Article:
Connecticut’s economy fourth quarter growth fails to measure up

HARTFORD — Connecticut’s real economic output grew in the fourth quarter by 2.4% on an annualized basis, according to federal data just released.

Despite this nugget of good news, the big picture still doesn’t look so rosy. The state economy continued to contract throughout 2017. Since 2014, Connecticut’s performance ranks 49th, besting only Louisiana. This carries on a deeply troubling pattern: 2014, 2016 and now 2017 all saw contraction, ranging from -0.7% to -0.2%.

Worse still, Connecticut’s economy, measured in real GDP, corrected for inflation, has contracted every year since 2008 except 2015, which saw modest growth of 1.1%. The result is a smaller economy today than Connecticut had in 2004.

This very weak performance stands in sharp contrast with all of the other New England states, whose economies have enjoyed real growth, as have those of New York, New Jersey and Pennsylvania.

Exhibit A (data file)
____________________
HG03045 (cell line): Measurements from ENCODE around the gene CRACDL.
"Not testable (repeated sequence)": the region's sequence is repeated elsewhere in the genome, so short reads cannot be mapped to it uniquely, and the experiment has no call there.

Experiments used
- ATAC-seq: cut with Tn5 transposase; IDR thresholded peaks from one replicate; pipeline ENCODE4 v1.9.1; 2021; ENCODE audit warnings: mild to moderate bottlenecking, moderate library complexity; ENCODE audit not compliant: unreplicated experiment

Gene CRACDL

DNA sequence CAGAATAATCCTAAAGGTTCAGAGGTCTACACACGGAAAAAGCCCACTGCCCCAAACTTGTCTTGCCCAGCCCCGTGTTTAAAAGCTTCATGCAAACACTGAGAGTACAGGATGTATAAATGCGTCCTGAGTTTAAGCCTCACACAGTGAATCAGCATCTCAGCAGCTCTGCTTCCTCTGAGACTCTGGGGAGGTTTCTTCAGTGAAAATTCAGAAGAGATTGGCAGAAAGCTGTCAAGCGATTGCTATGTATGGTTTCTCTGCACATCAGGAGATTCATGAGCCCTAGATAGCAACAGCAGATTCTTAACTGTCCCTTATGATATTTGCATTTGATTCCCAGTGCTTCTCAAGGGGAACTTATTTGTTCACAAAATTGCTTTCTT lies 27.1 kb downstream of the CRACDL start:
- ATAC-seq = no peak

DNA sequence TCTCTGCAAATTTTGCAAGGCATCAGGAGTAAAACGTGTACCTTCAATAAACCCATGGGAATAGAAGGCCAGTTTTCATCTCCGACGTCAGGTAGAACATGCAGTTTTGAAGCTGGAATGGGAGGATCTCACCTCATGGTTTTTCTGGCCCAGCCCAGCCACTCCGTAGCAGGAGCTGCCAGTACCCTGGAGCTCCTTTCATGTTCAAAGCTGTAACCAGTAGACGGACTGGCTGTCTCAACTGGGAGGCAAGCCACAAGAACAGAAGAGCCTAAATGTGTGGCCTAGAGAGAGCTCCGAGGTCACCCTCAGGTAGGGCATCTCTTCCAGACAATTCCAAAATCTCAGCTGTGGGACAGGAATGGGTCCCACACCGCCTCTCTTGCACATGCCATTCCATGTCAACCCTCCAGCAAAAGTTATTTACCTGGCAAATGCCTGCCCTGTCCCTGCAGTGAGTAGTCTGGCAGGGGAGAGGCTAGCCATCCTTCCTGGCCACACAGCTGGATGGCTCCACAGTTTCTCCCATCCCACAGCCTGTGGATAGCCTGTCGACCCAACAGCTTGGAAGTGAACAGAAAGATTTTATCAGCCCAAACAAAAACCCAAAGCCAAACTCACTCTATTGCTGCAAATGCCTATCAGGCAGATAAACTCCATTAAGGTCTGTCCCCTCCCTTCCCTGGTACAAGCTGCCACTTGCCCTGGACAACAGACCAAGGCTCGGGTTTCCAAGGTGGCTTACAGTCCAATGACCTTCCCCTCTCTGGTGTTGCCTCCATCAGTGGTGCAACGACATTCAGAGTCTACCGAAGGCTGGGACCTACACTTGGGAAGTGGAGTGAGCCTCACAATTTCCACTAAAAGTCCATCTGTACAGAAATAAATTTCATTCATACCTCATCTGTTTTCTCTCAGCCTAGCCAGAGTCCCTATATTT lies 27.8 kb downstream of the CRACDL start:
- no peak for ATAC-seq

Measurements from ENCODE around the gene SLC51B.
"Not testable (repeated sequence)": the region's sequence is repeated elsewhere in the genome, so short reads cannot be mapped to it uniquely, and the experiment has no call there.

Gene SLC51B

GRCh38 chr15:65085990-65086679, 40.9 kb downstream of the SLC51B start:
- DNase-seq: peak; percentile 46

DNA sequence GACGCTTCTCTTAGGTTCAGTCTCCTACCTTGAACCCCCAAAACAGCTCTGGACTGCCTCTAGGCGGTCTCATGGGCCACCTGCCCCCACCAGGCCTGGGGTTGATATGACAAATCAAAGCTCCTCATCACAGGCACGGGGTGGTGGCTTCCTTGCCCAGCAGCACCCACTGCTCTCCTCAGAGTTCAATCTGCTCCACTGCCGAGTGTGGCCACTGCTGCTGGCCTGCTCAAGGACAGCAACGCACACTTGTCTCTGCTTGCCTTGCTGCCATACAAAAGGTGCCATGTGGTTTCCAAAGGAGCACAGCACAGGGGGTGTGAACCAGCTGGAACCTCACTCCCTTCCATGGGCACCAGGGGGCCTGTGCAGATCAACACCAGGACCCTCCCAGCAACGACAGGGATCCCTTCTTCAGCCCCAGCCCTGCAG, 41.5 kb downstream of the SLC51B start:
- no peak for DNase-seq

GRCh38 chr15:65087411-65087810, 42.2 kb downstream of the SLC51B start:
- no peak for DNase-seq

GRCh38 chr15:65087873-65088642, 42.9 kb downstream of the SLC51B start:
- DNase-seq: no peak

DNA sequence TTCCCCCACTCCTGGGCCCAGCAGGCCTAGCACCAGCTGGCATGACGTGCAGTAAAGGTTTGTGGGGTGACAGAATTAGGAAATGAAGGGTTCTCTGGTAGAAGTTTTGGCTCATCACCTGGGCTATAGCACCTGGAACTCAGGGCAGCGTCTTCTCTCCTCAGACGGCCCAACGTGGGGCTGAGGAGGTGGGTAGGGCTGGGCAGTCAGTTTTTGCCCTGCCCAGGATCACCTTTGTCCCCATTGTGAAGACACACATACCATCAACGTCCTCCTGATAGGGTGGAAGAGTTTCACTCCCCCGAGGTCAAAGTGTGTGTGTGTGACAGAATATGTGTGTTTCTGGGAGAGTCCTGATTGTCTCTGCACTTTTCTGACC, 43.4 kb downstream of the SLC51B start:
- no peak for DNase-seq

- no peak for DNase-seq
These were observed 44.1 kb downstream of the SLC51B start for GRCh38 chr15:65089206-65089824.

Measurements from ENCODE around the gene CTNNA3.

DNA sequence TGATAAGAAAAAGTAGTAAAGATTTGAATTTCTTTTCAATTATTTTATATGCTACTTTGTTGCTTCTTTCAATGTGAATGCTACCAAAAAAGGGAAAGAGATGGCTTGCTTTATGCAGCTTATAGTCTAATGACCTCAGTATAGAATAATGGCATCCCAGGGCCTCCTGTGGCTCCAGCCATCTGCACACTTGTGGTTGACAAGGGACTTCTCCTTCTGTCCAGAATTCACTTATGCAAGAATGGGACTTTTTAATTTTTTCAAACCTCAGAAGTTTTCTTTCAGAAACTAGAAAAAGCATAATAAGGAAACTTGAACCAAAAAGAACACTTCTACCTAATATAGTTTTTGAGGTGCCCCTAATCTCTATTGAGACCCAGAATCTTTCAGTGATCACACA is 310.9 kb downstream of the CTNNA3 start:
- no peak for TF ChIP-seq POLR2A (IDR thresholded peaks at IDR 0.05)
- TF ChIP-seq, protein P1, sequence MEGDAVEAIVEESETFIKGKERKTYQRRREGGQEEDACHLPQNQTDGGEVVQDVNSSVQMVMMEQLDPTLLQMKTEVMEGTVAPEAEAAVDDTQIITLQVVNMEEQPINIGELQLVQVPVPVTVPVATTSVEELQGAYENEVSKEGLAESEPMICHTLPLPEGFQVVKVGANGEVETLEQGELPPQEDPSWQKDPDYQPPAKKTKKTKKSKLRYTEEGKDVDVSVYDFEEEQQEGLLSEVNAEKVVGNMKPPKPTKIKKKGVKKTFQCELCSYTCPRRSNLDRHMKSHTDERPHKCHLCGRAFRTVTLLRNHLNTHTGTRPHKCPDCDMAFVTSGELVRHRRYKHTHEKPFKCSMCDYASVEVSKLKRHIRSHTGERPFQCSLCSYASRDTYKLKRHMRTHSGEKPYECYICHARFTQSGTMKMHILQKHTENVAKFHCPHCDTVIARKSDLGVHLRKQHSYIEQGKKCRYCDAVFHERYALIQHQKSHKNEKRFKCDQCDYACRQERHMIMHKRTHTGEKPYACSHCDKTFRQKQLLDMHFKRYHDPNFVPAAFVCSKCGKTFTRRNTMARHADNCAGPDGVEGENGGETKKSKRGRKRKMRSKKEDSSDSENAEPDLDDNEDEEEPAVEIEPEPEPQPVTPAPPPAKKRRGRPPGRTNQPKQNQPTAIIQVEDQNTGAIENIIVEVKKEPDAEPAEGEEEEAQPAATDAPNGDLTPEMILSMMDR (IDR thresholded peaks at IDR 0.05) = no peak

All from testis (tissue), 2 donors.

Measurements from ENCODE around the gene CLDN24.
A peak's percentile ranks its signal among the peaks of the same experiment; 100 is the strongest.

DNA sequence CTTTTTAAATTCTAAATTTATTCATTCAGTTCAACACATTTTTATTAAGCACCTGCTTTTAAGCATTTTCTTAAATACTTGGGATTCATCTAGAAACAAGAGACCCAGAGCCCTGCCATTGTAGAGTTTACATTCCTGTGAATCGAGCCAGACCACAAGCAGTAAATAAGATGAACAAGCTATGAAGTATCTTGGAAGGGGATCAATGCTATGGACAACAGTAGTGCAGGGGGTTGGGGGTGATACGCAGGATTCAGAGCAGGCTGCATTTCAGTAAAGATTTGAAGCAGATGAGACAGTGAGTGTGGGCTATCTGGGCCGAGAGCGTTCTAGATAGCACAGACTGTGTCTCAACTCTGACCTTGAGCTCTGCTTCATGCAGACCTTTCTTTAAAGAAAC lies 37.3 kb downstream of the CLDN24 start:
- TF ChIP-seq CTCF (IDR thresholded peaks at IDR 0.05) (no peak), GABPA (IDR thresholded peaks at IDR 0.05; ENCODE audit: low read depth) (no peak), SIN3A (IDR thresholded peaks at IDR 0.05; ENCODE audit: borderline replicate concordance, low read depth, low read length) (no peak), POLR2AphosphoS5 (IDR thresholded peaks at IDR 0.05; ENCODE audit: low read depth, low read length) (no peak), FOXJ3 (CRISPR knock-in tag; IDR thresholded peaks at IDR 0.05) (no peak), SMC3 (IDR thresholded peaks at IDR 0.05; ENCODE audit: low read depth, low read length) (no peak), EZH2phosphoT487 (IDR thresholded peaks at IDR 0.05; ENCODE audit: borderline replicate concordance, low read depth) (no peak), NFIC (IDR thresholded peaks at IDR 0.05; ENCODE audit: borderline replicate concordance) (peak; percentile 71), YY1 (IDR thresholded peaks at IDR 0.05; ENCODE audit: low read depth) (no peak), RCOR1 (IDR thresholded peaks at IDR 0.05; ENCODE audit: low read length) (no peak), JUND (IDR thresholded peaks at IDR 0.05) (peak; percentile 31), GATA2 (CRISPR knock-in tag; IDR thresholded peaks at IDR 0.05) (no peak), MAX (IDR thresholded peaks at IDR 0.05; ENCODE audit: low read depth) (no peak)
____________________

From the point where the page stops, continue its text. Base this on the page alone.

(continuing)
An increasingly common misconception is that Connecticut’s job creation surplus has helped offset the punch packed by the state’s economic woes. Connecticut has seen 78 continuous months of job creation measured year-by-year since 2010. Private sector jobs are now above their previous peak, but public sector jobs, which include those at Foxwoods and Mohegan Sun, have been contracting and will likely continue to contract for a couple more years. But jobs created in the private sector have been systematically of lower quality than that of jobs lost. Thus, real personal income, like real output, has been contracting even as employment has grown.

Adding to the complexity of the situation in Connecticut is the increasing number of residents who work out of state. Since 2016, more than 35,000 Connecticut residents have found jobs outside of Connecticut — so the number of Connecticut residents employed is near an all-time peak. Unfortunately, those 35,000 all pay their income tax first to the state where they work, thus contributing to the fiscal crisis in Connecticut.

Fred Carstensen, Director, Connecticut Center for Economic Analysis

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